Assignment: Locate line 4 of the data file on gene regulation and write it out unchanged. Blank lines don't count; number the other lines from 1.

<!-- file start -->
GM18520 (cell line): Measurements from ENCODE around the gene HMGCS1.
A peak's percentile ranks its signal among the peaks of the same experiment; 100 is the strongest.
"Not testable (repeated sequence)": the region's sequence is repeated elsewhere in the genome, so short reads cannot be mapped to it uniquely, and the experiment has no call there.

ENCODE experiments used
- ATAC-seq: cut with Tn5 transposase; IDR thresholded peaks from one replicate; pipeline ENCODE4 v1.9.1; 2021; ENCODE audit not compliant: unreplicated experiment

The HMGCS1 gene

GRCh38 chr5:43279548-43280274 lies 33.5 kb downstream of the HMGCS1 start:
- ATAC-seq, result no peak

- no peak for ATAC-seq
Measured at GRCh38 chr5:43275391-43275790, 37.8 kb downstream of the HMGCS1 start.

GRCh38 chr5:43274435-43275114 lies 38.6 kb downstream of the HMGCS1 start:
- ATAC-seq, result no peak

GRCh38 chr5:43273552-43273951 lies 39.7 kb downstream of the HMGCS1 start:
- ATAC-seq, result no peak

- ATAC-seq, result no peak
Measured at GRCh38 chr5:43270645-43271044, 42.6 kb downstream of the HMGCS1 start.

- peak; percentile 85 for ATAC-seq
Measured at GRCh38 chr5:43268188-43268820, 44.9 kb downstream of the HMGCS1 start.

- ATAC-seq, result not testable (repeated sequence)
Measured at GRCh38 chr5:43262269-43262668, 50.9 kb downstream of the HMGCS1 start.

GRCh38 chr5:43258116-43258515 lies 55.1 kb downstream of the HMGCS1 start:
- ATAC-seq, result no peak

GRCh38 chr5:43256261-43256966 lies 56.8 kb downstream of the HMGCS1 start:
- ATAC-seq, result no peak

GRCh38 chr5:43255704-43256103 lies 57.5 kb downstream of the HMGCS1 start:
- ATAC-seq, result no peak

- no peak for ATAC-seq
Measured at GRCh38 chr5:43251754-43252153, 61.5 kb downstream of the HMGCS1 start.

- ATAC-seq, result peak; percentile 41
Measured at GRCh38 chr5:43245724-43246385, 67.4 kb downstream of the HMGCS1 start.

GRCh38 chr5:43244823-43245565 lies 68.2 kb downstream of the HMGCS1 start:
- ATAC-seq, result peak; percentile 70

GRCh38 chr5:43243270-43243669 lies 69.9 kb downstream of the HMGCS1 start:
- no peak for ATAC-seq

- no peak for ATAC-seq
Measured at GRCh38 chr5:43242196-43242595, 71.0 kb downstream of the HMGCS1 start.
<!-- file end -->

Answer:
ENCODE experiments used